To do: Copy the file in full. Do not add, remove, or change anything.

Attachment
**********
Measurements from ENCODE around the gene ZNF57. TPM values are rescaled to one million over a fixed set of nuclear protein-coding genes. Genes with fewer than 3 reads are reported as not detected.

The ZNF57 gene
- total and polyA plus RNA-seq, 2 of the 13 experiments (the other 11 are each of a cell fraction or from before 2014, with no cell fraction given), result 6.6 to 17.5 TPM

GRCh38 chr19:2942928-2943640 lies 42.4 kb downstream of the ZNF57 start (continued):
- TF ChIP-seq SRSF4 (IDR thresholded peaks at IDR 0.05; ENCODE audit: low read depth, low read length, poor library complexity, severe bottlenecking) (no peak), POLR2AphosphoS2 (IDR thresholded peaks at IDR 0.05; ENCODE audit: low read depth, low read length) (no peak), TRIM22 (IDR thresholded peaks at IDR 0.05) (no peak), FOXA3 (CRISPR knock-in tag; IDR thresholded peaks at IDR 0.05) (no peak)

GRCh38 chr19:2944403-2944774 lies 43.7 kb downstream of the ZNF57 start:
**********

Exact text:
Measurements from ENCODE around the gene ZNF57. TPM values are rescaled to one million over a fixed set of nuclear protein-coding genes. Genes with fewer than 3 reads are reported as not detected.

The ZNF57 gene
- total and polyA plus RNA-seq, 2 of the 13 experiments (the other 11 are each of a cell fraction or from before 2014, with no cell fraction given), result 6.6 to 17.5 TPM

GRCh38 chr19:2942928-2943640 lies 42.4 kb downstream of the ZNF57 start (continued):
- TF ChIP-seq SRSF4 (IDR thresholded peaks at IDR 0.05; ENCODE audit: low read depth, low read length, poor library complexity, severe bottlenecking) (no peak), POLR2AphosphoS2 (IDR thresholded peaks at IDR 0.05; ENCODE audit: low read depth, low read length) (no peak), TRIM22 (IDR thresholded peaks at IDR 0.05) (no peak), FOXA3 (CRISPR knock-in tag; IDR thresholded peaks at IDR 0.05) (no peak)

GRCh38 chr19:2944403-2944774 lies 43.7 kb downstream of the ZNF57 start: